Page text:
A Scream in Soho
PublisherBritish Library Publishing
Date Published10 April 2015
 
 
ISBN-100712357459
ISBN-13978-0712357456
Formatpaperback
Pages256
Price£ 8.99

A Scream in Soho

by John G. Brandon

Detective Inspector Patrick McCarthy is preparing for bed in his Soho flat when he hears a scream. Stumbling through the 1941 blackout, he discovers clear evidence of a murder – but no body.


Review

While the Detective Club parades the best of classic ‘who’ and ‘how-dun-its’ from the late 1930s, John G Brandon’s story, one of more than a hundred he wrote and published just before his death in 1941, makes the case for popular lurid action thrillers.

Nothing could be more different from the work of Dorothy L Sayers and the other Detective Club members – in fact thriller writers were banned from the club!

This is real, old fashioned Edgar Wallace-style entertainment, with the goodies handsome, extroverted, tough, mavericks and the baddies vicious, perverted, ruthless – and usually foreign!

Many readers will wince at some of the social attitudes, but there is something almost endearing as the chief villain – naturally a Nazi agent – Germanically hisses at the hero while holding him at gunpoint: ‘Curse you! Whatever happens, you will not be there to see it!’

Soho born and bred Irish-Italian Detective Inspector Patrick Aloysius McCarthy – even Brandon’s hero is improbably exotic like other popular detectives such as the gentleman adventurer Bulldog Drummond and Sexton Blake. Brandon actually wrote many instalments of  Blake which ran in comics, novels, papers and on the radio for almost 70 years – but McCarthy is a real one-off.

McCarthy is preparing for bed in his Dean Street flat when he hears a scream. Stumbling through the blackout, he discovers clear evidence of a murder – but no body! As more killings – including a policeman – follow, his investigations lead him into a world of Italian gangsters, transvestite German spies and glamorous Austrian aristocrats – and a Nazi plot to steal vital wartime secrets.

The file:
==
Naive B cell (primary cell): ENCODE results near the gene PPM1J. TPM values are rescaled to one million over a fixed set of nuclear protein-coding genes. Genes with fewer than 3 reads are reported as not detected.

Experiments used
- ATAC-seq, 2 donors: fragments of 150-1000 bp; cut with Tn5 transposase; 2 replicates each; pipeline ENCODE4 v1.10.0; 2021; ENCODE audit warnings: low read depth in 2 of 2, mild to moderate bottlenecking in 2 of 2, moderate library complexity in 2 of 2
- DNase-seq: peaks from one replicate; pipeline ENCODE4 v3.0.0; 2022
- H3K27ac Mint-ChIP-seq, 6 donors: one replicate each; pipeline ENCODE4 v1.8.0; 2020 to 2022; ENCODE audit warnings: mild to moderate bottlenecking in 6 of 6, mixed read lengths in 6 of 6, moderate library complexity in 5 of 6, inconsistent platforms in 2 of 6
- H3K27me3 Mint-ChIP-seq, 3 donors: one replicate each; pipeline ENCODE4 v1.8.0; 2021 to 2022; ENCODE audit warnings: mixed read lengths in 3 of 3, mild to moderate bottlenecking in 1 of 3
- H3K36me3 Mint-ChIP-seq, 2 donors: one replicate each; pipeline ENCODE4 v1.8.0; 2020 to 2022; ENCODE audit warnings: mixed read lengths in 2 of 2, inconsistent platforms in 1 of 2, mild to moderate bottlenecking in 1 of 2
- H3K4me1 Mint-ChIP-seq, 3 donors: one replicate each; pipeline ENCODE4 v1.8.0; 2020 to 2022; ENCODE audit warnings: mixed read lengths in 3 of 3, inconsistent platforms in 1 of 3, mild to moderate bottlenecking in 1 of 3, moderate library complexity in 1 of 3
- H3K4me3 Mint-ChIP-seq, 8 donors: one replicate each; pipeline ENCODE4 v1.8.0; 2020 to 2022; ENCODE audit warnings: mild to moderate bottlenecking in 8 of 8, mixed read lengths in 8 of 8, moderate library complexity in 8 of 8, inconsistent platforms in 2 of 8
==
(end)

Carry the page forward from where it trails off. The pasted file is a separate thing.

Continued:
In this he is aided by an unlikely collection of assistants, some willing, some forced, including an Assistant Commissioner at Scotland Yard who he seems to treat as almost an errand boy!

It’s all cheerfully lowbrow stuff with action that fairly races along. But it is Brandon’s descriptions of Soho and its people during the period leading up to the Blitz that make this book so memorable.

The Australian former heavyweight boxer, who came to London after the First War, clearly loved the gaudy mile between Oxford Street and Shaftesbury Avenue – and it shows. Older readers will remember the Italian or French family-run restaurants, cafes, bakeries and shops which gave the area a Continental feel only accentuated by the ever-present hint of vice and danger.

Brandon would have been horrified by what has happened to Soho today, but his book recalls a simpler time – and apart from providing a great history lesson, is also a fascinating and enjoyable read for students of popular crime, or anyone who likes a good, cleverly-written, old-fashioned thriller.

Reviewed 18 April 2015 by John Cleal